A widely-reported white paper in Germany about nanotechnology generated scary headlines, but the agency behind the report is more enthused than worried
Breathless headlines about nanotechnology have ruffled feathers at Germany's Federal Environment Agency (UBA) this week. "Nanotechnology can make you sick," and "First official warning in Germany" about the dangers of nanotechnology, the headlines read. "The German Environment Agency warns against nanotechnology."
The maelstrom began earlier this week, when UBA specialists posted a 28-page paper about nanotechnology on their Web site—a move that prompted a very vocal response. But officials at the agency feel they have been misunderstood. They claim the posting is neither a warning nor a new study—it's just a background paper. "We haven't done any of our own research," UBA scientist Wolfgang Dubbert told SPIEGEL ONLINE. Dubbert is one of the authors of the paper, an updated version of a document published in 2006.
René Zimmer, an expert at the Independent Institute for Environmental Concerns (UfU), argues that the paper "really isn't new." He described it as a background paper that "is more or less a compilation of issues UBA had previously raised."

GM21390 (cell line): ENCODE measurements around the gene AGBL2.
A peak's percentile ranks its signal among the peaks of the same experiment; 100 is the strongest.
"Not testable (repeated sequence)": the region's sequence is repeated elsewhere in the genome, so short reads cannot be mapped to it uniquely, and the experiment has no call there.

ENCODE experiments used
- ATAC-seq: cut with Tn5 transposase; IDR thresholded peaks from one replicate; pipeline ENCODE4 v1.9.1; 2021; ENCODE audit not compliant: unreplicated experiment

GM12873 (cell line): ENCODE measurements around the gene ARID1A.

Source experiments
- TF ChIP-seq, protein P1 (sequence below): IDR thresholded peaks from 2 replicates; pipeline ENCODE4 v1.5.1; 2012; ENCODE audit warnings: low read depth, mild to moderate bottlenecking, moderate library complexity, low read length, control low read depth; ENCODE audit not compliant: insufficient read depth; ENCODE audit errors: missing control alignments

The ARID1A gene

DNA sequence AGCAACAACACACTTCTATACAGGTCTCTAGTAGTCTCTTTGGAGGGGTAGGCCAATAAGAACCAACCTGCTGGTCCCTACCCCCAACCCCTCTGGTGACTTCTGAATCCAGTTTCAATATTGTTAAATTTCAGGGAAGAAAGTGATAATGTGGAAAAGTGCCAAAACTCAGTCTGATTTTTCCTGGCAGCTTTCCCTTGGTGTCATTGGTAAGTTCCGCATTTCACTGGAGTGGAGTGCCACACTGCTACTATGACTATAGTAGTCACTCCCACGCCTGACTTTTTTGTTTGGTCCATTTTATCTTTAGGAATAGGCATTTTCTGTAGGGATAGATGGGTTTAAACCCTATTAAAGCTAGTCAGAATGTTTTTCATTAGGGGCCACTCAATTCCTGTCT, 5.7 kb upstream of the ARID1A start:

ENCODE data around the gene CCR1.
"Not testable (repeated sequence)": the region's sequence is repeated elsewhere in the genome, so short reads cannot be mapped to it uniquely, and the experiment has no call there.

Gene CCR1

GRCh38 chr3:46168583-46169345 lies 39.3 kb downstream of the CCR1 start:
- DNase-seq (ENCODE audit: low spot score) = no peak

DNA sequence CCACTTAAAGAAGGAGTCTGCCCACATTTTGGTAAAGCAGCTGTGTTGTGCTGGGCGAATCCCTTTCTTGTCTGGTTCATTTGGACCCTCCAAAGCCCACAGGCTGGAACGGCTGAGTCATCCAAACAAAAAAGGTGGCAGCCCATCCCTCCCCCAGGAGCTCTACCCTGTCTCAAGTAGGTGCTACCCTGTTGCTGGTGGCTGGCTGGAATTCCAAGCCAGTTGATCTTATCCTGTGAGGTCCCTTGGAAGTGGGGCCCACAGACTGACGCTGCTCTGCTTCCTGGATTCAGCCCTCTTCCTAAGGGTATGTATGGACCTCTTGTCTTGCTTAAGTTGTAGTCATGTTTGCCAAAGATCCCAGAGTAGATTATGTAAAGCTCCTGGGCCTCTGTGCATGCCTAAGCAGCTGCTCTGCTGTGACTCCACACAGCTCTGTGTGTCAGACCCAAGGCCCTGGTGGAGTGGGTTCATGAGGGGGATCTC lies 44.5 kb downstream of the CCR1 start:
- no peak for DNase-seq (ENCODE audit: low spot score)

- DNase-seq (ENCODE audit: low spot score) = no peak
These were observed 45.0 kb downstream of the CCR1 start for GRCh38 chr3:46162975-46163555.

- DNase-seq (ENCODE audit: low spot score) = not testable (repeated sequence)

Extremely Small—and also Exciting
Nanotechnology, which is widely considered one of the most exciting technologies of the 21st century and, according to experts, will be worth trillions of euros globally by the year 2020, utilizes materials at an atomic or molecular level—nano literally means "extremely small" in Greek. Such materials now have many commercial and scientific applications—from providing extra UV protection and skin care in sun cream and cosmetics to helping clean graffiti off walls more efficiently to significantly advancing industry, health care and the military.
In fact, there are already countless products on the market that feature nano-technological innovations. They can be found in everything from sunscreen to ketchups and powdered sugar. They have also been used in enviromentally-friendly products such as a thermal-insulating paint.
Germany is one of the European leaders in this area. A report by Nanoforum, an online gateway for nanotechnology news funded by the European Community, reports that the German government support for the technology is strong and that, "between 1998 and 2004, the volume of projects funded in Germany quadrupled to around €120 million."